If your laptop has no Thunder Bolt or USB-C port, you can transmit video signals using a mini-HDMI, HDMI, or a DisplayPort, depending on what ports the second portable screen has. Remember to power with a wall socket outlet if your portable display does not has an in-built battery.
The Most Obvious Reasons for Portable Monitors Not to Work
As highlighted, the causes of a monitor not working as required could be due to a no response or a "no signal" problem.
No response from your portable monitor means that the display is black as if it is not plugged into your laptop (when using one cable connecting) or does not have a power source. In such a case, the power indicator LED is usually off. The straightforward solution is to ensure that it's plugged into your device (when using one cable connecting) or a wall socket outlet.
Portable monitor not receiving power
Before we jump into the deep troubleshooting bit, the problem of a mobile monitor having no response could be a matter of power input. Checking whether your monitor is receiving power should be your first action. Thankfully, it's pretty simple to check when dealing with portable screens.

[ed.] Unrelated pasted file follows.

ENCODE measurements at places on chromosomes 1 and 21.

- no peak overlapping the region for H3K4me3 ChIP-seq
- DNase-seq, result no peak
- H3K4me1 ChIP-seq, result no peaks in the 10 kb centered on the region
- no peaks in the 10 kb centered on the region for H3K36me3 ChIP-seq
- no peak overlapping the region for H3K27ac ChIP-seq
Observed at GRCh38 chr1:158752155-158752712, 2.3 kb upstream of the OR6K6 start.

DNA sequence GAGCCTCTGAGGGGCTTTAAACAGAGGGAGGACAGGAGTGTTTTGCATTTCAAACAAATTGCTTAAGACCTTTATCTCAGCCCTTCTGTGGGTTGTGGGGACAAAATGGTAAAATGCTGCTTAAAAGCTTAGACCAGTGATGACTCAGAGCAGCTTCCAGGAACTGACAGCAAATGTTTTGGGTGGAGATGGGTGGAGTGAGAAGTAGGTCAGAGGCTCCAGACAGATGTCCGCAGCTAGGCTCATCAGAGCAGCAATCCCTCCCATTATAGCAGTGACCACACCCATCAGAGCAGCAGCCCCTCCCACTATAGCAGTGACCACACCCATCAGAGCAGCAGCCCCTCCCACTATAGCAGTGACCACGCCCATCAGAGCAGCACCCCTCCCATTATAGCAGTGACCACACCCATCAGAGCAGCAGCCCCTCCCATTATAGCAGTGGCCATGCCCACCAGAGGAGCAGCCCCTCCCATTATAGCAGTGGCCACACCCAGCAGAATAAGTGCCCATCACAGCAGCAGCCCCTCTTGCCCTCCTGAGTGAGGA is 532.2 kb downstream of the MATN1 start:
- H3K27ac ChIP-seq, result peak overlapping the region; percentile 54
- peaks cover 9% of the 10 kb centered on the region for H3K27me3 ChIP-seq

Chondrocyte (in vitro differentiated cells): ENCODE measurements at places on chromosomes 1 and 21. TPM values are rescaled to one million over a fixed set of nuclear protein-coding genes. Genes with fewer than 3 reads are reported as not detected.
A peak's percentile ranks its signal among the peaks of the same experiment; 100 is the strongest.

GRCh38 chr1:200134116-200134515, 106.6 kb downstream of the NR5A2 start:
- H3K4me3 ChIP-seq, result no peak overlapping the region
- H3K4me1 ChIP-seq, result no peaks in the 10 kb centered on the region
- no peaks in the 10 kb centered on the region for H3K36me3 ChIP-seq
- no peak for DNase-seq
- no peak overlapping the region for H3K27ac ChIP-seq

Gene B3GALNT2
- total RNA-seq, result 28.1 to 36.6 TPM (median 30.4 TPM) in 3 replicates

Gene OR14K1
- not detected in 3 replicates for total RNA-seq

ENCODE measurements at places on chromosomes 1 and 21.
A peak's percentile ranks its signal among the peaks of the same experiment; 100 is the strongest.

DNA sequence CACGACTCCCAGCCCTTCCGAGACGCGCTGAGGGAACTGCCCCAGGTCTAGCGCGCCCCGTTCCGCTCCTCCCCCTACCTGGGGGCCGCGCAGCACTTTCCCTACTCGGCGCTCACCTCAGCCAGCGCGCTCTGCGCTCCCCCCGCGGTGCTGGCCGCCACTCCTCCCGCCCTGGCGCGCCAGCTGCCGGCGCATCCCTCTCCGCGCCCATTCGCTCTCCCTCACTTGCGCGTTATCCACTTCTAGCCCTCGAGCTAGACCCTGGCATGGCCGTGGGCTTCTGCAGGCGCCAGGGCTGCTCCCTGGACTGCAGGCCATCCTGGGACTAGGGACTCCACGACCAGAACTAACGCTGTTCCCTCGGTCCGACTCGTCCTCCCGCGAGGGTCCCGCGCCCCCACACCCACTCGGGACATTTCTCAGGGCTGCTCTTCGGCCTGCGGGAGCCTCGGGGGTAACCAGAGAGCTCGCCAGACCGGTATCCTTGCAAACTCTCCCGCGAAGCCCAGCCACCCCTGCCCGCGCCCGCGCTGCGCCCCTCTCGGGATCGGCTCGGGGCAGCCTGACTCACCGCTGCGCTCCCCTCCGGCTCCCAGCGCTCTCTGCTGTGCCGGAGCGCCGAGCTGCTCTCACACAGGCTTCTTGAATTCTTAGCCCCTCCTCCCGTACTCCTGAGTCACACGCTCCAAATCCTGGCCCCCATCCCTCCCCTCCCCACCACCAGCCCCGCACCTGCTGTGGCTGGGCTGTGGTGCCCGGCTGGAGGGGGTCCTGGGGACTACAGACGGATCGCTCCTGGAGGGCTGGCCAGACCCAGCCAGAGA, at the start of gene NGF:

For a monitor that uses the USB-C for power, ensure it's connected with the wall charger and the power indicator lights green to show that it is receiving power. If not, it will have no lights on. For a battery-powered monitor, ensure the battery is fully charged before connecting.
"No Signal" message on display with green light power indicator
If your portable monitor is plugged in and now shows the "No signal" message, you should proceed to fix the issue. There are several reasons why that could be happening. If you're a hands-on guy and don't mind troubleshooting what might be the problem, this guide will explain a few of the possible causes of the lack of signal and how to resolve them.
Troubleshooting The "No Signal" Problem on Portable Monitors
If you managed to pass the no response problem, which is often caused by a lack of power input, your portable monitor may or may not be working. The "No Signal" message will be shown on the display if it is plugged into your device and is receiving power as expected.